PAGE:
Tuesday, July 10, 2007

Katy ISD: A Community of Learners, But Not Lovers

What is it about Texas and its punishment fetish? It’s true. Texas is a laughingstock for its extremism in punishment. Texas was the first state to carry out an execution after the Supreme Court lifted the ban in Gregg v. Georgia. Texas leads the country in capital punishment.

So why the surprise that, Shelby Sendelbach, a 12-year old 7th grader attending middle school in Katy ISD, was given a sentence of 4 months in an Alternative School for writing “I Love Alex” on the school’s gymnasium wall? “Alternative School” is where they put the real discipline cases. It can’t be called a “School” per se because there is no learning taking place there. Believe me, I know.

In deciding the punishment the district went along with the idea that putting graffiti on school property was a felonious offense, even though the Harris County DA was not going to press felony charges. Any felony, according to the district discipline plan was a Level 4 offense, akin to terrorism, sexual assault and arson.

Now, after getting some pretty bad press the district is backpedaling and we can expect a lighter sentence to be handed down. Shelby’s parents were “pushing to get the punishment reduced because they don't believe the district took into account her clean disciplinary record, lack of criminal intent and the fact that she has a learning disability.”


Shelby’s parents are pulling out all the stops. They left it last in the list, but now we know that Shelby is LD. Anyone who has worked in the field of education knows that having that tag on your school records makes the matter another affair altogether. The fact that they mention it in the press lets you know that this will be a no-holds-barred get down and dirty Texas-sized brawl. Being LD is by no means a get out of jail free card, although I’ve heard of it played that way. But it puts more of a burden on the district to prove that it has done everything it can to be as fair as possible.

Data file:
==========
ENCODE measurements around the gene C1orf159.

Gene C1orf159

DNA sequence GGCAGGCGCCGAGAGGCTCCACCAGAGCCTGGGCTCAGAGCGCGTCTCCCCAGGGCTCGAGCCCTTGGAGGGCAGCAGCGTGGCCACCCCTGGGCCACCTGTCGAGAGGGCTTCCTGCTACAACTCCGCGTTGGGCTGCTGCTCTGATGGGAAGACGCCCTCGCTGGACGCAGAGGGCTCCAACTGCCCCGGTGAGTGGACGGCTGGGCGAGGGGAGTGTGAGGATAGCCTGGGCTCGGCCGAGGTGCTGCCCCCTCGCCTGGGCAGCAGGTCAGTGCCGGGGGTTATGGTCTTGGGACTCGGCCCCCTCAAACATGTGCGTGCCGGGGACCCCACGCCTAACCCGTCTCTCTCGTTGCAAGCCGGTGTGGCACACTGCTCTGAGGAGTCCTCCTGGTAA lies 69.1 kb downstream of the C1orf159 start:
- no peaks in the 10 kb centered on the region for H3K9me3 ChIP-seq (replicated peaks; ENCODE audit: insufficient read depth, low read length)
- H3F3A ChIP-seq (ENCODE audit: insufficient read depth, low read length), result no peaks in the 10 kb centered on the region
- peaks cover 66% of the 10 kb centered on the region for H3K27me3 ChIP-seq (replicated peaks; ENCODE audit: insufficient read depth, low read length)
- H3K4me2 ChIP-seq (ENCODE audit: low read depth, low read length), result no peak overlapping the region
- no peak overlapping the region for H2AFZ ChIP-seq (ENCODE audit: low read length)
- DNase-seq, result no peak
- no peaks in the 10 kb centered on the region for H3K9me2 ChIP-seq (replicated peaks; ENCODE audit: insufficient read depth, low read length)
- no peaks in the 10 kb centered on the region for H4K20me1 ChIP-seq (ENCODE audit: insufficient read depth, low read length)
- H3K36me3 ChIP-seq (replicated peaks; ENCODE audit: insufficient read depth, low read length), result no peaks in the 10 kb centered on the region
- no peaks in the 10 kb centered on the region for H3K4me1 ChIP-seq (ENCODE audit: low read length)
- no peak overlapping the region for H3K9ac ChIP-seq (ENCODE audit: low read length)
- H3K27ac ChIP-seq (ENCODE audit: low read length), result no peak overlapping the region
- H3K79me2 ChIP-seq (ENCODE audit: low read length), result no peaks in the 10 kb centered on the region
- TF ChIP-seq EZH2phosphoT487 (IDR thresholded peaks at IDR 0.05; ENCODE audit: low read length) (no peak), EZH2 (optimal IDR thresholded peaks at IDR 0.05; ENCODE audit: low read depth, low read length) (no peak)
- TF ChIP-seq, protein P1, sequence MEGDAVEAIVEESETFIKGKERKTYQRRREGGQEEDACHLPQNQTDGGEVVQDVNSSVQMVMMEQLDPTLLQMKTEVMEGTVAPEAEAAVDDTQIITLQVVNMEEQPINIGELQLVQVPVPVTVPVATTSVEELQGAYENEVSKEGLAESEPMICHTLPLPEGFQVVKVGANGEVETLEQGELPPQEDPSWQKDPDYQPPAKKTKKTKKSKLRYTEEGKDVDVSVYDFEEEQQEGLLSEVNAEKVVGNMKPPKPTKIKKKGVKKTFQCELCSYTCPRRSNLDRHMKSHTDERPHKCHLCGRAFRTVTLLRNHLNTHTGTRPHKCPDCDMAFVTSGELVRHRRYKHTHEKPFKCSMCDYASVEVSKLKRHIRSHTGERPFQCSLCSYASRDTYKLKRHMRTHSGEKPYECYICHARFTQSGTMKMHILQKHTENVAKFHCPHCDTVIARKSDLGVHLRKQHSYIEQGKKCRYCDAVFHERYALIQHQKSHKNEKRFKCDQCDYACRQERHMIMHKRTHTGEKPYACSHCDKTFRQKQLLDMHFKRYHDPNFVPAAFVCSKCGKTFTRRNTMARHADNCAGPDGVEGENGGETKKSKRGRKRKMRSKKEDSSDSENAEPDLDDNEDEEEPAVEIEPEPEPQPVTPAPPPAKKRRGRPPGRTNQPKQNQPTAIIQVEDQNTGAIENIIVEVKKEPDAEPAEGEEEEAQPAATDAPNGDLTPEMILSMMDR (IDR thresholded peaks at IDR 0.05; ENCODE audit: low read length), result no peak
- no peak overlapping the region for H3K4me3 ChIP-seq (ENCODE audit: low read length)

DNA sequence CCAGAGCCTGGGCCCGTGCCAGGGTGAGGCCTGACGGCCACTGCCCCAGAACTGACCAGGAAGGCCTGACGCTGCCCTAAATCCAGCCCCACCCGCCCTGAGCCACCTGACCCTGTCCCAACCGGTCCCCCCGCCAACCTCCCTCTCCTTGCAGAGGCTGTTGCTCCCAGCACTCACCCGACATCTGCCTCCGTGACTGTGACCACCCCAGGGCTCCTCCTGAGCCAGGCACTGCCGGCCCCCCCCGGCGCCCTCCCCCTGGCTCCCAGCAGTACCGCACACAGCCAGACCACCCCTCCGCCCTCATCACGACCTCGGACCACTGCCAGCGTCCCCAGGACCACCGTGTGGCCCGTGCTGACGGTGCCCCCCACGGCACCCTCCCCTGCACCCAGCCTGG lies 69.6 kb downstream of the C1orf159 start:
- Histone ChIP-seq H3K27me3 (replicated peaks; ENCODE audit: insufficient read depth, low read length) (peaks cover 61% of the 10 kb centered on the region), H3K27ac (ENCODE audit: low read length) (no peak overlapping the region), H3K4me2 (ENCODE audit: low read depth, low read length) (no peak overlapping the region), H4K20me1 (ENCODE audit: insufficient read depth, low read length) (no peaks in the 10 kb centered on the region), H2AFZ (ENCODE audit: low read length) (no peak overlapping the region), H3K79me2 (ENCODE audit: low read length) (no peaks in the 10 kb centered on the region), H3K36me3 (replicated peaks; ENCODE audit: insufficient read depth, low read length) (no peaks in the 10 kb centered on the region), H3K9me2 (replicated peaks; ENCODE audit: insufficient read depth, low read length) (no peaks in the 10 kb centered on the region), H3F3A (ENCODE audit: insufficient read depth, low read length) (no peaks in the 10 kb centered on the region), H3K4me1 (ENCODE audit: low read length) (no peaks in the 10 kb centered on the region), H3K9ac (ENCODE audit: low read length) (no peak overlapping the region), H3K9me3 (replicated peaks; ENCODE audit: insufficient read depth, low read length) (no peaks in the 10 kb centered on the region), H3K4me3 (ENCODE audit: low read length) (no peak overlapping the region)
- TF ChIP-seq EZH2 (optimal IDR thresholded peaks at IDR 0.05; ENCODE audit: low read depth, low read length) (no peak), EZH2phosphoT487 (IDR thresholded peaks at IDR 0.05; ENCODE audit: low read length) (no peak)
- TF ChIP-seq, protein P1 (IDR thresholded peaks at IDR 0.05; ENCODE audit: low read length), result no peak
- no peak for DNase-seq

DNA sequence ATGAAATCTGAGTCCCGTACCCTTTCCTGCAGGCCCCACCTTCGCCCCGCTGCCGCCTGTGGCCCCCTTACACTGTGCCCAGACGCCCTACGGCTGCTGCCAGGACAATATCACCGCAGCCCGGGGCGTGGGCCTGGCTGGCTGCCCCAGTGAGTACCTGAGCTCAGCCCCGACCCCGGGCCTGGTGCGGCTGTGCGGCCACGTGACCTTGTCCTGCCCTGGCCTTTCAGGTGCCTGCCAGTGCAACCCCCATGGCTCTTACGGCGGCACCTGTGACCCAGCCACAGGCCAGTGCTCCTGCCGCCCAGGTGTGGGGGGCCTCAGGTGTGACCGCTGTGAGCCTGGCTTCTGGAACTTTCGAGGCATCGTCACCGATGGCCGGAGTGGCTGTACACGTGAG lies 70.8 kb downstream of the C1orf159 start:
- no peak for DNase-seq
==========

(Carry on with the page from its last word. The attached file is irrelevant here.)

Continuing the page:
And clearly, they haven’t.

Clearly they threw the book at the little girl.

It at first seems ironic that this matter comes to Katy. In researching this story I came across an old website that was put up by the Katy Zero Tolerance group that lobbied for passage of HB 603, passed unanimously in both houses of the 79th legislature.

I guess they had issues with this kind of thing before.

1 comment:

Anonymous said...

LCISD did the very same thing the first year of the new high school out on 359. The student came into class, sat down at his desk and saw where the previous inhabitor had drawn the top half of a face in ink. Being an extremely talented and artistic young man, he finished the artwork with his pencil that was handy (he hadn't even opened his backpack). The teacher saw him doing this and he was accused of not only vandalizing and permanently damaging property (with an eraseable pencil), but drawing the part done in ink. Recall that I wrote he had not even opened his backpack where his ink pens were and every student there testified that he never used a pen. The admin went ballistic and would not back down. So consequently the young man's high school life was ruined and his mother, who was a teacher there, had a miserable time until she could find a new school district. The difference in the cases? The KISD parents could afford to contact the media because they weren't employees of the district and had money. So, where are the priorities? Ruining a good child's life and driving away an excellent teacher or the reverse of those two? Which is a school district supposed to do in your eyes with your money? A little mea culpa for all the right reasons is not such a bad thing. We ask it of our students all the time. Do as I say, not as I do.